LINKING ATMOSPHERIC MODELS AND DUNE MORPHOLOGY – TESTING A FORWARD MODELING APPROACH
Aspects of the approach may be tested on Earth, where ground truth wind data are often available. We used (1) surface wind data to predict dune orientations in the Arabian Peninsula; and (2) uncalibrated surface winds predicted by a regional climate model (WRF) to predict dune orientations in the Namib Sand Sea. We then compared the observed orientations with those predicted using the forward modeling approach. (1) provides a direct test of dune formation theory, while (2) provides a test of the complete ‘blind’ forward modeling approach.
For (1) we predicted dune characteristics using 2000-2009 wind data for 20 stations in or near dune fields to calculate potential sand flux and thereby GBNT dune orientation and R. GBNT theory was a good predictor of crescentic dune orientation, but performed poorly for small and large linear dunes, which were well-predicted by R. This suggests the crescentic dunes formed in unlimited sand, whereas the linear dunes may have formed in areas with limited sand.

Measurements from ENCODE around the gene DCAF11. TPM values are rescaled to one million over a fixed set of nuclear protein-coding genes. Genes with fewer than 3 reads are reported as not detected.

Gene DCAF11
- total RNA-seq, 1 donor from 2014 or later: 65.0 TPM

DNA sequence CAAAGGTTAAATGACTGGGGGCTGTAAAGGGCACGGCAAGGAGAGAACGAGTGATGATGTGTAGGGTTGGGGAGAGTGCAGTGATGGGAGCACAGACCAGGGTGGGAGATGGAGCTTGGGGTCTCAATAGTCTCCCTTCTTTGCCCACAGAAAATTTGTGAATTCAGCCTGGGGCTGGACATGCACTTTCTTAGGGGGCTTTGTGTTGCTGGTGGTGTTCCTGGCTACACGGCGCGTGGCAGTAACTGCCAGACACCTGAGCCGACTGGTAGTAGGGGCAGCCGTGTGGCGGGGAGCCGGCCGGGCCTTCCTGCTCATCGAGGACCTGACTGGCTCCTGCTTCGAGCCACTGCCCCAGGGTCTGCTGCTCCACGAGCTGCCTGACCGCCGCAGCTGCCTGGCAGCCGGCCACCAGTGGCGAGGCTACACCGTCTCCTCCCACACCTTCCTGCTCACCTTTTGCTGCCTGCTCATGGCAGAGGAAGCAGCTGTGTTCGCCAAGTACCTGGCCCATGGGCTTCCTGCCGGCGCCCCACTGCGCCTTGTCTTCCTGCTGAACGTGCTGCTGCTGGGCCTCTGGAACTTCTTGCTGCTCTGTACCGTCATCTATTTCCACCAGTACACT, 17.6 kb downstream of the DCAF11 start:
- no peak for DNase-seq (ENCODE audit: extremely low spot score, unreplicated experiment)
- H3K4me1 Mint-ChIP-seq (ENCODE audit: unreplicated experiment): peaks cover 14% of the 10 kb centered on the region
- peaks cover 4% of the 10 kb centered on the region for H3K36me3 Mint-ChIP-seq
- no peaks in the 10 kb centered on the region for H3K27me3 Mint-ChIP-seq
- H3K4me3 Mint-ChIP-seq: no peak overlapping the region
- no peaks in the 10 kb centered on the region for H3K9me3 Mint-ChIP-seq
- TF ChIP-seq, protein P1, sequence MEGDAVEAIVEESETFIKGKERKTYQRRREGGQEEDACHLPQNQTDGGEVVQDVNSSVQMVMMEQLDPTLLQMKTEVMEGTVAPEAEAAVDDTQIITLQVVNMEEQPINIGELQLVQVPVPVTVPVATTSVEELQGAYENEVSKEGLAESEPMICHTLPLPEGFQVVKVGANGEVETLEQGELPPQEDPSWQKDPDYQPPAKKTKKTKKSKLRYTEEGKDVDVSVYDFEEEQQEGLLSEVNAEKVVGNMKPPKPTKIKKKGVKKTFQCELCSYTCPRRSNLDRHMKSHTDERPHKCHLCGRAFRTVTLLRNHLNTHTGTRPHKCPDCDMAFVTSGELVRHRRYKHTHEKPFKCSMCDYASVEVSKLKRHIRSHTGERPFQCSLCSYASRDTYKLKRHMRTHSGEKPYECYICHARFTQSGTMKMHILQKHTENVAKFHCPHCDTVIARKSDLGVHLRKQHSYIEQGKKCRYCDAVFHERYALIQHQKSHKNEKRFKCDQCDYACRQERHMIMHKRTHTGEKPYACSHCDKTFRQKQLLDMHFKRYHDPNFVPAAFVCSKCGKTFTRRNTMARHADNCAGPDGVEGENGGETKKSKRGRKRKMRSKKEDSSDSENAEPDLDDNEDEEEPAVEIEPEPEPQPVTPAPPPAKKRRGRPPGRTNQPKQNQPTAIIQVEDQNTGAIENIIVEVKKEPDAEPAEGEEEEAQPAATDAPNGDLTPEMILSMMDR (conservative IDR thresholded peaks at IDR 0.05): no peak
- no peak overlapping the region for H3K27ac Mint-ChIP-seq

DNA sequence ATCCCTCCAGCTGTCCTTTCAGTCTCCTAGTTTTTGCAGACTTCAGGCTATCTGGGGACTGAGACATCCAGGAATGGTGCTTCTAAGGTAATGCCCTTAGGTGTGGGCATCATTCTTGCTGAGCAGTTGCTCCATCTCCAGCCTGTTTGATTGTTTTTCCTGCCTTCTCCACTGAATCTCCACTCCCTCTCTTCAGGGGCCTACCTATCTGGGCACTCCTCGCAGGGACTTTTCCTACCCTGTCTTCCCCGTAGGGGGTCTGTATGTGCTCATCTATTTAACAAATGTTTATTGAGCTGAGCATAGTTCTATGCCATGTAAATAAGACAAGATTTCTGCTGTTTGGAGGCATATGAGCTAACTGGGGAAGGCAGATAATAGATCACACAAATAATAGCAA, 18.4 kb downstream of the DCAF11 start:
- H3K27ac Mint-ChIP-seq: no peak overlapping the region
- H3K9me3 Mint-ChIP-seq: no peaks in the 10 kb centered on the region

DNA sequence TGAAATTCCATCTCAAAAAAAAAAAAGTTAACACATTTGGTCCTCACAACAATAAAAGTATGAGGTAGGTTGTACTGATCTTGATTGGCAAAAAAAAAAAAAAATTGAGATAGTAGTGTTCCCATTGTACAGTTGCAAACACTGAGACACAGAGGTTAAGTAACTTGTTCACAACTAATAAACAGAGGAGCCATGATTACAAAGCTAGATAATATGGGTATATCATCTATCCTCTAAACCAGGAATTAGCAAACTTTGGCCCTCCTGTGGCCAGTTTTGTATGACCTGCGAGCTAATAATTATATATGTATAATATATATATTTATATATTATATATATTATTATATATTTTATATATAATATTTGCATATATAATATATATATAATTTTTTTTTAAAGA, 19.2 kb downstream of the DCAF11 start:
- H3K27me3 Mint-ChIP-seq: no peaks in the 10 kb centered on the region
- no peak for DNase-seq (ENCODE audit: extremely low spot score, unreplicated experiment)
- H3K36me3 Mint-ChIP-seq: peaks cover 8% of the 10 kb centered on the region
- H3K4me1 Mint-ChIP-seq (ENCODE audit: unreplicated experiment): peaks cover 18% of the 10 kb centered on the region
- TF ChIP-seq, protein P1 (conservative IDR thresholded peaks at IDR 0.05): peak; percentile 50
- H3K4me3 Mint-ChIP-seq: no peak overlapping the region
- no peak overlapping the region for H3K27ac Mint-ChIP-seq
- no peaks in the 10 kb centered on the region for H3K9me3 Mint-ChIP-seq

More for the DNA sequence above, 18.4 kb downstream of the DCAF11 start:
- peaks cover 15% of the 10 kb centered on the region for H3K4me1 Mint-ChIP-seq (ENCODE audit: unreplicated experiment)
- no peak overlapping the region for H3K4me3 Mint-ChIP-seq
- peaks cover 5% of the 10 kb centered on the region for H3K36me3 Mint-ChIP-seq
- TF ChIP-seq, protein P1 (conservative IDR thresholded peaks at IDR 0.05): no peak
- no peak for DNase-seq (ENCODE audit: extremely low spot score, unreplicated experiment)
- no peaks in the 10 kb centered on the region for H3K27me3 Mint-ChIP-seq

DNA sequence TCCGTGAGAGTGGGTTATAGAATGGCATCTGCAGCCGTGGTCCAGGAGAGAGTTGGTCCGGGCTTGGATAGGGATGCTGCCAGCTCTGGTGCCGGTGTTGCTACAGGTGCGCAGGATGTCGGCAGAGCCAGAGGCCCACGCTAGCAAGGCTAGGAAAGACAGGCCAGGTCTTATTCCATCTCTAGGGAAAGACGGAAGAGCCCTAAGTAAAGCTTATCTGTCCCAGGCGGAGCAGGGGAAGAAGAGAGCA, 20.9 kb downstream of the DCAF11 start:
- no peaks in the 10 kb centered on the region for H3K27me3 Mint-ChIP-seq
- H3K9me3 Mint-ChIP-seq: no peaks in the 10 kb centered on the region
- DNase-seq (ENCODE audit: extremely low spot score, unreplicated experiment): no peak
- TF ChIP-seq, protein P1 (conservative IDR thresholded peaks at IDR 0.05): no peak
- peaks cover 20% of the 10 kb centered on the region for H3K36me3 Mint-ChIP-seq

For (2) we used a year of WRF winds at 3km resolution. The match between observed and predicted orientations appears much better for GBNT theory, compared to R (though mismatches remain), which may reflect high sand availability. The next steps are to vary the assumed saltation threshold, and to use winds after calibrating WRF to match nearby observational wind data.